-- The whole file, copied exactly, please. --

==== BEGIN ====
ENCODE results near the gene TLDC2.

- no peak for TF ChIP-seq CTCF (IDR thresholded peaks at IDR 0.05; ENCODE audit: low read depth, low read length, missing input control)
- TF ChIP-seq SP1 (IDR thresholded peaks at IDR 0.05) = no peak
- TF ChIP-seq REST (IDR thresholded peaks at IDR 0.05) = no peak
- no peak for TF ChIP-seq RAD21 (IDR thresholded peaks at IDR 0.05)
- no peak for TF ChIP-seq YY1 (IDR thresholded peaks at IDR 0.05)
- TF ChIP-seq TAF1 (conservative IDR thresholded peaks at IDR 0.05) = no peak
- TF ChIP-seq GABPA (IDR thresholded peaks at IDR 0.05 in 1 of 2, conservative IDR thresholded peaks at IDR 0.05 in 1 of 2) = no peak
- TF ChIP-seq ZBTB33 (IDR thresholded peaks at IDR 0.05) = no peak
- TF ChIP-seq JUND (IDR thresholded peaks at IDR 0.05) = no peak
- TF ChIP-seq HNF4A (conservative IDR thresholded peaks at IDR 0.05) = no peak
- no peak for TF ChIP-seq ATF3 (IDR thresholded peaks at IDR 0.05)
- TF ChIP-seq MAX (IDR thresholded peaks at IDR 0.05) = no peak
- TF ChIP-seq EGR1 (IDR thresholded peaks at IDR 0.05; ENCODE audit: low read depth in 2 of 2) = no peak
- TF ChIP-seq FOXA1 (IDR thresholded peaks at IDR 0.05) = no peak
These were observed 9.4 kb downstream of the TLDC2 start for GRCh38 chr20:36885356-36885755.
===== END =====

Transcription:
ENCODE results near the gene TLDC2.

- no peak for TF ChIP-seq CTCF (IDR thresholded peaks at IDR 0.05; ENCODE audit: low read depth, low read length, missing input control)
- TF ChIP-seq SP1 (IDR thresholded peaks at IDR 0.05) = no peak
- TF ChIP-seq REST (IDR thresholded peaks at IDR 0.05) = no peak
- no peak for TF ChIP-seq RAD21 (IDR thresholded peaks at IDR 0.05)
- no peak for TF ChIP-seq YY1 (IDR thresholded peaks at IDR 0.05)
- TF ChIP-seq TAF1 (conservative IDR thresholded peaks at IDR 0.05) = no peak
- TF ChIP-seq GABPA (IDR thresholded peaks at IDR 0.05 in 1 of 2, conservative IDR thresholded peaks at IDR 0.05 in 1 of 2) = no peak
- TF ChIP-seq ZBTB33 (IDR thresholded peaks at IDR 0.05) = no peak
- TF ChIP-seq JUND (IDR thresholded peaks at IDR 0.05) = no peak
- TF ChIP-seq HNF4A (conservative IDR thresholded peaks at IDR 0.05) = no peak
- no peak for TF ChIP-seq ATF3 (IDR thresholded peaks at IDR 0.05)
- TF ChIP-seq MAX (IDR thresholded peaks at IDR 0.05) = no peak
- TF ChIP-seq EGR1 (IDR thresholded peaks at IDR 0.05; ENCODE audit: low read depth in 2 of 2) = no peak
- TF ChIP-seq FOXA1 (IDR thresholded peaks at IDR 0.05) = no peak
These were observed 9.4 kb downstream of the TLDC2 start for GRCh38 chr20:36885356-36885755.